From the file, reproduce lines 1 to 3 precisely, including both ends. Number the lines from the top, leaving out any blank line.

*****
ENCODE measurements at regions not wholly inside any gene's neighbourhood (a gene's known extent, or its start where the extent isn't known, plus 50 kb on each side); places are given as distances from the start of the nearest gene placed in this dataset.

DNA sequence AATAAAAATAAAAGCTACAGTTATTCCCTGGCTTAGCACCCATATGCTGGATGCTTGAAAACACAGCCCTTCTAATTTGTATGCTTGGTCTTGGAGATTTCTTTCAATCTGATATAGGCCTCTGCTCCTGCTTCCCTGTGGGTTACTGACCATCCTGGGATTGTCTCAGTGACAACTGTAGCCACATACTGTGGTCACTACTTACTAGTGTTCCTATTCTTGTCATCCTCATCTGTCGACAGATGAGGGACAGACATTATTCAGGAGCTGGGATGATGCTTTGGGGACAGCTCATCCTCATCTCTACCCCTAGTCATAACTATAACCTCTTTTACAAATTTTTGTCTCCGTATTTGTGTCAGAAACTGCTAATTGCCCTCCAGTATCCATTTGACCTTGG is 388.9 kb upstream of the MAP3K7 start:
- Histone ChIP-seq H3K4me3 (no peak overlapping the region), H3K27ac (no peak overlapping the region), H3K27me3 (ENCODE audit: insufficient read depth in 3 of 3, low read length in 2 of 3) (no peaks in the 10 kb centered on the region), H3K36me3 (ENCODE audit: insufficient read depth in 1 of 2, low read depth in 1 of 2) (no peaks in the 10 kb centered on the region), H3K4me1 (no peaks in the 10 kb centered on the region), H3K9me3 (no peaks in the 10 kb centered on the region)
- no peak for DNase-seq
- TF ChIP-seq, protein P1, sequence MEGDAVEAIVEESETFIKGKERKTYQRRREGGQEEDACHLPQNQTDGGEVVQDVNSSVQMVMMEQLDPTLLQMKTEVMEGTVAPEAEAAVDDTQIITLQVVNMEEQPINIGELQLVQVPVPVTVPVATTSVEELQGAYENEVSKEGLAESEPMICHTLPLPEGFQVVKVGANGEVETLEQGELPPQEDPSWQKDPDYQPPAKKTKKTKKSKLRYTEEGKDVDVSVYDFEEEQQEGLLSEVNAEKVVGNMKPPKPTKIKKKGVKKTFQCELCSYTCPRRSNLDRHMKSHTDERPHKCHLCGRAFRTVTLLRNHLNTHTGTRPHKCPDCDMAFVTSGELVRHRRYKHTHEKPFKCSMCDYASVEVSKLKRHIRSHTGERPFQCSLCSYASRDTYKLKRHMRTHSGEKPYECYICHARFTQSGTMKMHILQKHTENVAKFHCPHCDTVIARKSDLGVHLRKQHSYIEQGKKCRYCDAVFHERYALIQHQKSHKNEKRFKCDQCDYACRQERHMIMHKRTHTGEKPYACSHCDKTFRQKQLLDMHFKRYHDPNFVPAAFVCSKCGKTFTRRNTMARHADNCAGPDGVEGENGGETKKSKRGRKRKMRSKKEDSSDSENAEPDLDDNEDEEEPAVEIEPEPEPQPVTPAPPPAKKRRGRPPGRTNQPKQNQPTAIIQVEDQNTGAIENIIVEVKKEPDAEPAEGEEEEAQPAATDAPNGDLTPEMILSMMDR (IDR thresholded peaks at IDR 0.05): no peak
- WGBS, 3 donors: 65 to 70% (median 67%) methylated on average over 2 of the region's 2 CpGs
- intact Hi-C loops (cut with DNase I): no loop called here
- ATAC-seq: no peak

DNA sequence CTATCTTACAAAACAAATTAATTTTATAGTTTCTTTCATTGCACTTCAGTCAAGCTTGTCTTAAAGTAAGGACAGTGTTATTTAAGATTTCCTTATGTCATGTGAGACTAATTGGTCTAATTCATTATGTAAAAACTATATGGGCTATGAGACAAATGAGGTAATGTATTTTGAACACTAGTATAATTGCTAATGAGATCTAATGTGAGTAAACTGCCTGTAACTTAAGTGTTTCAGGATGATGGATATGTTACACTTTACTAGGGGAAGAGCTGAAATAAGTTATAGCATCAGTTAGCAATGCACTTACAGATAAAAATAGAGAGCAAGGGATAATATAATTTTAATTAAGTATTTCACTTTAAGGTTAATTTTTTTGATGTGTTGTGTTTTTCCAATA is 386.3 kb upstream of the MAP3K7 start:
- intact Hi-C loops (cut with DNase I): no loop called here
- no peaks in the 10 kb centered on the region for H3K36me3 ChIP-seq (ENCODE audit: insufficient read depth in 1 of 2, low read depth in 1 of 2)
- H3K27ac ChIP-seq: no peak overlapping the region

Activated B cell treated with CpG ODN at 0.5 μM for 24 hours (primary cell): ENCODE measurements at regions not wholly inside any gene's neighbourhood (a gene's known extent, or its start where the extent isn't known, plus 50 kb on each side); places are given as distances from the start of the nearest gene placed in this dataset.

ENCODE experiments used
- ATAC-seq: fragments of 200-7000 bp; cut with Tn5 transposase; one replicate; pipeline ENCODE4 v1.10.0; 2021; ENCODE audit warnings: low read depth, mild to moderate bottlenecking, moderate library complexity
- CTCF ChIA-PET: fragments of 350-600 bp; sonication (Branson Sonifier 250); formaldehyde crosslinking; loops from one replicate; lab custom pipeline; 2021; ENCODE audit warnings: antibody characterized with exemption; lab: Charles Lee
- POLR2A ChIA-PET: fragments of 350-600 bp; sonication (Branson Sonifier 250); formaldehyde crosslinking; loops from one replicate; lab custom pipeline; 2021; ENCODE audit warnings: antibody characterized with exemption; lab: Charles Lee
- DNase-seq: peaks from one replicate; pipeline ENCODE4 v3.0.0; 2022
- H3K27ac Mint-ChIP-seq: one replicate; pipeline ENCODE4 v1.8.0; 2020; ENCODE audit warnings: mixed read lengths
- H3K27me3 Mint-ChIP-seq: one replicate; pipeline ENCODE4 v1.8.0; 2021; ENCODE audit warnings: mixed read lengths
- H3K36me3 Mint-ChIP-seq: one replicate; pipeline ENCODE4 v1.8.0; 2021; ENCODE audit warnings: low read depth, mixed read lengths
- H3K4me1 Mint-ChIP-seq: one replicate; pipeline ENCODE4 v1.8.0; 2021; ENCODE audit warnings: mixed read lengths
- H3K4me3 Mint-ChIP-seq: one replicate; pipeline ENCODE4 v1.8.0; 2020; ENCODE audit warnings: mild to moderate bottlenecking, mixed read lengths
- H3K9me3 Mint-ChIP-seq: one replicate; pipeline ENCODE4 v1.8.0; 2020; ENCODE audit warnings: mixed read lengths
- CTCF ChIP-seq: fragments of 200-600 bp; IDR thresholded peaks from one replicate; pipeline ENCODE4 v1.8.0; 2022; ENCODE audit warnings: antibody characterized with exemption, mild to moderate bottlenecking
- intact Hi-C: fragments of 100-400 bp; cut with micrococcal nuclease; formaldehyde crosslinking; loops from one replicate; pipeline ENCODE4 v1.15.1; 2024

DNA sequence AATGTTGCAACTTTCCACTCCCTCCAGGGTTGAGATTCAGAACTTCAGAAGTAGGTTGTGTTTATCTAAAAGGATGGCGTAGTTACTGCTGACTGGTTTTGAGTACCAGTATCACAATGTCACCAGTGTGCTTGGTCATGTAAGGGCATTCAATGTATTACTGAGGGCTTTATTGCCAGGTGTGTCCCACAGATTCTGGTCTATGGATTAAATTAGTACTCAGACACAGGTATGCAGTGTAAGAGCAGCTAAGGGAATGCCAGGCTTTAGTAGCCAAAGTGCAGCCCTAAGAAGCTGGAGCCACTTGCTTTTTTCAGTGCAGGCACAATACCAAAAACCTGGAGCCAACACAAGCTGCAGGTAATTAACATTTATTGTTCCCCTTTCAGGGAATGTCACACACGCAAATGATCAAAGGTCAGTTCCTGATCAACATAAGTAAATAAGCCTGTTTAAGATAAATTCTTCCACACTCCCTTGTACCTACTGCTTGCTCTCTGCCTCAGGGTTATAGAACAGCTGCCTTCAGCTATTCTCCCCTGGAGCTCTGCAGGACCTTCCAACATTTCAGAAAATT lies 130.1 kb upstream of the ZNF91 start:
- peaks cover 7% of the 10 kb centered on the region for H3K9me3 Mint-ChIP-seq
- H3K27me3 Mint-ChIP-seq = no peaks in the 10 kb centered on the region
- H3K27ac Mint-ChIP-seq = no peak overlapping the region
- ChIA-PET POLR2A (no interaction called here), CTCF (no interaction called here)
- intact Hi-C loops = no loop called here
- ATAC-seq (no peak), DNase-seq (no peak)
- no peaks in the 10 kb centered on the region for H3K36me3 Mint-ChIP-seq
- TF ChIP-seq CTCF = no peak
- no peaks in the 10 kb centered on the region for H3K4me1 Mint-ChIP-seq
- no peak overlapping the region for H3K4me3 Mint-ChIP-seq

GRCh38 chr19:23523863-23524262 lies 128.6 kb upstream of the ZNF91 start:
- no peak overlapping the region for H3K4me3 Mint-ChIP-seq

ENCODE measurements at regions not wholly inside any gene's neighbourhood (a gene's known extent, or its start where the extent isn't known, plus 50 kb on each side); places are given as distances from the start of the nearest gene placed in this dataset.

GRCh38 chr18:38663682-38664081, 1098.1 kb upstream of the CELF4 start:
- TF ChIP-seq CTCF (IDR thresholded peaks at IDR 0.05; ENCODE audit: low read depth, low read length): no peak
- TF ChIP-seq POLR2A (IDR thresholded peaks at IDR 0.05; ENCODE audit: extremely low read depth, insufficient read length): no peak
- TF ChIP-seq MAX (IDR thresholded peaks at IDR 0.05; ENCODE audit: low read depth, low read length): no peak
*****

ENCODE measurements at regions not wholly inside any gene's neighbourhood (a gene's known extent, or its start where the extent isn't known, plus 50 kb on each side); places are given as distances from the start of the nearest gene placed in this dataset.

DNA sequence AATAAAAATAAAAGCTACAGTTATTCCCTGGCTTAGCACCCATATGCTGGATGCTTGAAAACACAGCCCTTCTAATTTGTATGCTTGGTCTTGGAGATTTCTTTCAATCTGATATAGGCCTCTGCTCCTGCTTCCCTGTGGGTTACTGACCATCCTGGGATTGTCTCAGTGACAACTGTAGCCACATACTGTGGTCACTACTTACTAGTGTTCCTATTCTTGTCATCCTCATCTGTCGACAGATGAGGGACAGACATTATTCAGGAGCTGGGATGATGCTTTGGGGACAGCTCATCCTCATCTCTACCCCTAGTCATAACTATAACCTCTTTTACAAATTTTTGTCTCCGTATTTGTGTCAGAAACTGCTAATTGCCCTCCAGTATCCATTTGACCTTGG is 388.9 kb upstream of the MAP3K7 start:
- Histone ChIP-seq H3K4me3 (no peak overlapping the region), H3K27ac (no peak overlapping the region), H3K27me3 (ENCODE audit: insufficient read depth in 3 of 3, low read length in 2 of 3) (no peaks in the 10 kb centered on the region), H3K36me3 (ENCODE audit: insufficient read depth in 1 of 2, low read depth in 1 of 2) (no peaks in the 10 kb centered on the region), H3K4me1 (no peaks in the 10 kb centered on the region), H3K9me3 (no peaks in the 10 kb centered on the region)